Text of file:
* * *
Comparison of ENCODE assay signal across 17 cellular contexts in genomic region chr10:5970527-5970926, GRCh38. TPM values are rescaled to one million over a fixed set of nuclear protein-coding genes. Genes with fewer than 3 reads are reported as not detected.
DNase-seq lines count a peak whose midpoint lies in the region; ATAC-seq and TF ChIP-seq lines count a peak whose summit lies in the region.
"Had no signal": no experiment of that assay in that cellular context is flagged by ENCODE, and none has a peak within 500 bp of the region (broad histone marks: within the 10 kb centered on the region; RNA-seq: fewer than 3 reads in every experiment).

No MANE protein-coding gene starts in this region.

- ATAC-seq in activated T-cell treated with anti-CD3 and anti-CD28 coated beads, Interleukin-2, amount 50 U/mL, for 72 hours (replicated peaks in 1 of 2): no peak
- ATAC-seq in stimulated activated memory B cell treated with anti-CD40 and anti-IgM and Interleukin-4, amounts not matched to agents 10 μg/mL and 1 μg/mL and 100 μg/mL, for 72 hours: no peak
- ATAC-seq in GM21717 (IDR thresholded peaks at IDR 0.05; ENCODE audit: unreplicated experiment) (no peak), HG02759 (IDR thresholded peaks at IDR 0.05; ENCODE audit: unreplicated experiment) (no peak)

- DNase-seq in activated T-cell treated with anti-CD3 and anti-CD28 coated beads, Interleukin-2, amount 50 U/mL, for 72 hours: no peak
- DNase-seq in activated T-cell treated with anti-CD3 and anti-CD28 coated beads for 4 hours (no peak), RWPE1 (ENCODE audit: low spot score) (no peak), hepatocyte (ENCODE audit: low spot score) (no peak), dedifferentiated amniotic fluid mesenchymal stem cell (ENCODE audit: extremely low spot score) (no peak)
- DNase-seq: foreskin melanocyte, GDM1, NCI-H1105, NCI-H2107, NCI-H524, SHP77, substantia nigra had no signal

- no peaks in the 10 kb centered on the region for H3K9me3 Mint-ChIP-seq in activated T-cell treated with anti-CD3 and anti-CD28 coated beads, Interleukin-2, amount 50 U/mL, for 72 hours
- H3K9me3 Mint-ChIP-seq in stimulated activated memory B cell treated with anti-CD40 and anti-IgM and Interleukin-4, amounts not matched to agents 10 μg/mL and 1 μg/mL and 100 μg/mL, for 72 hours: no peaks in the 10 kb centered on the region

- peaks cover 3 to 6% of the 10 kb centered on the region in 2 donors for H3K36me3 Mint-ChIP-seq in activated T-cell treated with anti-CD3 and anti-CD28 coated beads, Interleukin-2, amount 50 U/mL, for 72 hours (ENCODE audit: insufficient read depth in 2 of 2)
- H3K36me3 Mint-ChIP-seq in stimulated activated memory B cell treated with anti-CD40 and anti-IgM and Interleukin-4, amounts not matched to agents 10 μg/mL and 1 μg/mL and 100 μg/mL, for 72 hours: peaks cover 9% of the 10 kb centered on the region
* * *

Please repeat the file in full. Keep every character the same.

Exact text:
Comparison of ENCODE assay signal across 17 cellular contexts in genomic region chr10:5970527-5970926, GRCh38. TPM values are rescaled to one million over a fixed set of nuclear protein-coding genes. Genes with fewer than 3 reads are reported as not detected.
DNase-seq lines count a peak whose midpoint lies in the region; ATAC-seq and TF ChIP-seq lines count a peak whose summit lies in the region.
"Had no signal": no experiment of that assay in that cellular context is flagged by ENCODE, and none has a peak within 500 bp of the region (broad histone marks: within the 10 kb centered on the region; RNA-seq: fewer than 3 reads in every experiment).

No MANE protein-coding gene starts in this region.

- ATAC-seq in activated T-cell treated with anti-CD3 and anti-CD28 coated beads, Interleukin-2, amount 50 U/mL, for 72 hours (replicated peaks in 1 of 2): no peak
- ATAC-seq in stimulated activated memory B cell treated with anti-CD40 and anti-IgM and Interleukin-4, amounts not matched to agents 10 μg/mL and 1 μg/mL and 100 μg/mL, for 72 hours: no peak
- ATAC-seq in GM21717 (IDR thresholded peaks at IDR 0.05; ENCODE audit: unreplicated experiment) (no peak), HG02759 (IDR thresholded peaks at IDR 0.05; ENCODE audit: unreplicated experiment) (no peak)

- DNase-seq in activated T-cell treated with anti-CD3 and anti-CD28 coated beads, Interleukin-2, amount 50 U/mL, for 72 hours: no peak
- DNase-seq in activated T-cell treated with anti-CD3 and anti-CD28 coated beads for 4 hours (no peak), RWPE1 (ENCODE audit: low spot score) (no peak), hepatocyte (ENCODE audit: low spot score) (no peak), dedifferentiated amniotic fluid mesenchymal stem cell (ENCODE audit: extremely low spot score) (no peak)
- DNase-seq: foreskin melanocyte, GDM1, NCI-H1105, NCI-H2107, NCI-H524, SHP77, substantia nigra had no signal

- no peaks in the 10 kb centered on the region for H3K9me3 Mint-ChIP-seq in activated T-cell treated with anti-CD3 and anti-CD28 coated beads, Interleukin-2, amount 50 U/mL, for 72 hours
- H3K9me3 Mint-ChIP-seq in stimulated activated memory B cell treated with anti-CD40 and anti-IgM and Interleukin-4, amounts not matched to agents 10 μg/mL and 1 μg/mL and 100 μg/mL, for 72 hours: no peaks in the 10 kb centered on the region

- peaks cover 3 to 6% of the 10 kb centered on the region in 2 donors for H3K36me3 Mint-ChIP-seq in activated T-cell treated with anti-CD3 and anti-CD28 coated beads, Interleukin-2, amount 50 U/mL, for 72 hours (ENCODE audit: insufficient read depth in 2 of 2)
- H3K36me3 Mint-ChIP-seq in stimulated activated memory B cell treated with anti-CD40 and anti-IgM and Interleukin-4, amounts not matched to agents 10 μg/mL and 1 μg/mL and 100 μg/mL, for 72 hours: peaks cover 9% of the 10 kb centered on the region